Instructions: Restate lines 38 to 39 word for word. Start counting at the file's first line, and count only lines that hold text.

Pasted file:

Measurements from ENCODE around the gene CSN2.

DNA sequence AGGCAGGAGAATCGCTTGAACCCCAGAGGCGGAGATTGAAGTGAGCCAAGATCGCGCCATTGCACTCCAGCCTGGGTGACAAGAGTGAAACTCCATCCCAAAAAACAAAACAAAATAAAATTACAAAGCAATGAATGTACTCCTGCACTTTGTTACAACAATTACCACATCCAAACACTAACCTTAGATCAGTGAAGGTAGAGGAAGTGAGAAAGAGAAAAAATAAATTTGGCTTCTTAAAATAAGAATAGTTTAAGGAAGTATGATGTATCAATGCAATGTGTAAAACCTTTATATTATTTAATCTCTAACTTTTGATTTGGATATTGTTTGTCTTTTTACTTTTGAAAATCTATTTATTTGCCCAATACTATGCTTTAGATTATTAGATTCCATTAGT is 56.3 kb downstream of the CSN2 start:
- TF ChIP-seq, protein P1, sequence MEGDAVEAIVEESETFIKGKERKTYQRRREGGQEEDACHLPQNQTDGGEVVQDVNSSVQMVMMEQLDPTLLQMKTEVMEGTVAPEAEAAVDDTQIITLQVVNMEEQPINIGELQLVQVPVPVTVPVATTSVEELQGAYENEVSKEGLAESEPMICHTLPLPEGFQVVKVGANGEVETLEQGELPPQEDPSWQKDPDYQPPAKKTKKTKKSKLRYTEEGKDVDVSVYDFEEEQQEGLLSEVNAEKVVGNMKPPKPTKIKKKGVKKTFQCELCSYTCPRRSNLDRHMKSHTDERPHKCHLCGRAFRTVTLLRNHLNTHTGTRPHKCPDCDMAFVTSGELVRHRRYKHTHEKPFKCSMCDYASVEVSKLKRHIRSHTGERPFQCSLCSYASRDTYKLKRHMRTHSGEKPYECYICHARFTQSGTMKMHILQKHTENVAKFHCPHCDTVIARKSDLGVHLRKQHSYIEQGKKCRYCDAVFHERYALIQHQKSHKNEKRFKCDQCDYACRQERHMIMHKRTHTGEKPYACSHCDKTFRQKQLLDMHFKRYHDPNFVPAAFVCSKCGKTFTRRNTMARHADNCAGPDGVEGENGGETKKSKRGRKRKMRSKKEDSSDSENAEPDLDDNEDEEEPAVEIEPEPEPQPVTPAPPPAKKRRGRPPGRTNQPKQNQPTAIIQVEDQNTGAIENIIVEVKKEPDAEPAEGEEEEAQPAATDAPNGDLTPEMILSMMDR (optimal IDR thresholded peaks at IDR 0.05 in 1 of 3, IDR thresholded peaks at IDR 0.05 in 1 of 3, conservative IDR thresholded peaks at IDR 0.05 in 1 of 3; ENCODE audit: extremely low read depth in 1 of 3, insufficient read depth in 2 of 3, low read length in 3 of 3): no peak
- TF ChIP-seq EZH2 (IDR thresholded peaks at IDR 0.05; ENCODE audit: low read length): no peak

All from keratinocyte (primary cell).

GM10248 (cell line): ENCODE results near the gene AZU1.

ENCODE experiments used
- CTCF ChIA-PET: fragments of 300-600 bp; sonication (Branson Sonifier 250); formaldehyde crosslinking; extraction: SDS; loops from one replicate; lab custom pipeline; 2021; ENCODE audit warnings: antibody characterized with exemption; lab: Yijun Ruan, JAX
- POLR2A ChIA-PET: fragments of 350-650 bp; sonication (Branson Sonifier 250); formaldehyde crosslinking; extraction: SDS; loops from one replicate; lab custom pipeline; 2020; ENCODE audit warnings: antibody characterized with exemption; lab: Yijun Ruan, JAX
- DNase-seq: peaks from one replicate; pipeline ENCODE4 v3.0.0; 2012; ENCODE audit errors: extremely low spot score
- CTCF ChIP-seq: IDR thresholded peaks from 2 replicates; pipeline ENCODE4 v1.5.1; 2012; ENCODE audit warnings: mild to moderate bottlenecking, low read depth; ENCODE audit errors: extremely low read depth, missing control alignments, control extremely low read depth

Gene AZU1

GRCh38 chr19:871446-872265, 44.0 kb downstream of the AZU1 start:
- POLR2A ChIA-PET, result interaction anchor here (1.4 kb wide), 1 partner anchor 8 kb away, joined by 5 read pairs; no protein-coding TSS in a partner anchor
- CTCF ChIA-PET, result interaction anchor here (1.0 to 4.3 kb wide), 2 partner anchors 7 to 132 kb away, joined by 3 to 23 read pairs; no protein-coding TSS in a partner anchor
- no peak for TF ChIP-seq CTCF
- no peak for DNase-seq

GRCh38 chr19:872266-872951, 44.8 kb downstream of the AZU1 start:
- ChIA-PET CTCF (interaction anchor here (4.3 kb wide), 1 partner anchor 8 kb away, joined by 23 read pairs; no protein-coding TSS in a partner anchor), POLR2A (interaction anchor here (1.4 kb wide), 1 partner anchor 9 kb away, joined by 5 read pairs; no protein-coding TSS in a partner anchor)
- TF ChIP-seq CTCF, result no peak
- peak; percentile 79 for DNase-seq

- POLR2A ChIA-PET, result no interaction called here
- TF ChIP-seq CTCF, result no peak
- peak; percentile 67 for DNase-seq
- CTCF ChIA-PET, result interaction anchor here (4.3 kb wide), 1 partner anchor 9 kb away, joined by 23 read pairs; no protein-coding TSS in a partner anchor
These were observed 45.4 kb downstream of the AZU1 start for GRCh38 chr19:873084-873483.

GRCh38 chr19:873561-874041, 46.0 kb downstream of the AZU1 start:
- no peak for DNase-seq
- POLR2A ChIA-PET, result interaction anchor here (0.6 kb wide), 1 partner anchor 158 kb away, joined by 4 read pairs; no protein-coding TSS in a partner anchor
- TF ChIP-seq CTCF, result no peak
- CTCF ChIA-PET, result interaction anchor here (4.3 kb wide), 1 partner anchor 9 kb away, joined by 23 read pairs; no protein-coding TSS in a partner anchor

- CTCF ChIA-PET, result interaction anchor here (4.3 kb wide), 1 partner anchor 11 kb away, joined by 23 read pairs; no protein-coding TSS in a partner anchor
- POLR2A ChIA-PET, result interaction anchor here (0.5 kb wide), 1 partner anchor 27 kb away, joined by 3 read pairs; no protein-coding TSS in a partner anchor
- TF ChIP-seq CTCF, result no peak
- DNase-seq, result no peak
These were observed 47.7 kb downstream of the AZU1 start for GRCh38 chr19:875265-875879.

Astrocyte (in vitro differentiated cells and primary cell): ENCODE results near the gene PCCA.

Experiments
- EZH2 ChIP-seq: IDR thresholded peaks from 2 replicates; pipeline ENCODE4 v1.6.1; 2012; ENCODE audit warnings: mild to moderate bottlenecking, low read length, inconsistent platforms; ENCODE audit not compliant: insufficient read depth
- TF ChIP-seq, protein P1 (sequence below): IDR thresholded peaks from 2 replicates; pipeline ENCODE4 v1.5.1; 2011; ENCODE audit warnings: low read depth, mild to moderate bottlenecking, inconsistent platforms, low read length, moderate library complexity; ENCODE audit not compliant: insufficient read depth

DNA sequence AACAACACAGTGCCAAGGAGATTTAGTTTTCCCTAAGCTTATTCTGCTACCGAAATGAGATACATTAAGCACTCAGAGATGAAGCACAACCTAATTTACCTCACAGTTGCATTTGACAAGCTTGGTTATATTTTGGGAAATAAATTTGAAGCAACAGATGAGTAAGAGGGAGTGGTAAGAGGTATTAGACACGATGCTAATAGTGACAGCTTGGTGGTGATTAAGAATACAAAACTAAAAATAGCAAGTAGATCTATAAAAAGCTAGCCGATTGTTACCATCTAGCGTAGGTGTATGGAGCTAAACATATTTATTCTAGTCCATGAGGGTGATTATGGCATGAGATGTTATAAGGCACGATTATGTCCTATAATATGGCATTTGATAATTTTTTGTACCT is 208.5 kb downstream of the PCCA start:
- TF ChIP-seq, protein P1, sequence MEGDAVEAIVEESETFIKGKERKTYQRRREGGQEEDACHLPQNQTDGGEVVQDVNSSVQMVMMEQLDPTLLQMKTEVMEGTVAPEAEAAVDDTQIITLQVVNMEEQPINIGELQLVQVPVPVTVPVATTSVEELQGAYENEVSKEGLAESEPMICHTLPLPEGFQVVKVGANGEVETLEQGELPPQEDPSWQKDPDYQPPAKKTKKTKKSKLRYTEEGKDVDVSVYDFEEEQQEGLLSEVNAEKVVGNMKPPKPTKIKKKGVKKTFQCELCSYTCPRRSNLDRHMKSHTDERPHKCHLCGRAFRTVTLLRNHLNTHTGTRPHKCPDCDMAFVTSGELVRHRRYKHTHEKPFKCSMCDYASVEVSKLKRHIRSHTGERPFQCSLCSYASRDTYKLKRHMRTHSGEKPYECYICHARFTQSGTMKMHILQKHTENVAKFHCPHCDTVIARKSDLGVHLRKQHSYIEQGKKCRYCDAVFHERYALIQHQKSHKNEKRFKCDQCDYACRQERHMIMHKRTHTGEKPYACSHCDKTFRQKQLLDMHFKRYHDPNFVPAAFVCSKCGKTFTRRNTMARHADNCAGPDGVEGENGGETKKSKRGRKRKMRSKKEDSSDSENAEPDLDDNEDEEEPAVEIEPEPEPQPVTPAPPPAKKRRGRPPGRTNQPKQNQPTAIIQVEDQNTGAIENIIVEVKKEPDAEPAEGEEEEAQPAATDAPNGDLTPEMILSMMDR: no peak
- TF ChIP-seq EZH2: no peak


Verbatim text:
Experiments
- EZH2 ChIP-seq: IDR thresholded peaks from 2 replicates; pipeline ENCODE4 v1.6.1; 2012; ENCODE audit warnings: mild to moderate bottlenecking, low read length, inconsistent platforms; ENCODE audit not compliant: insufficient read depth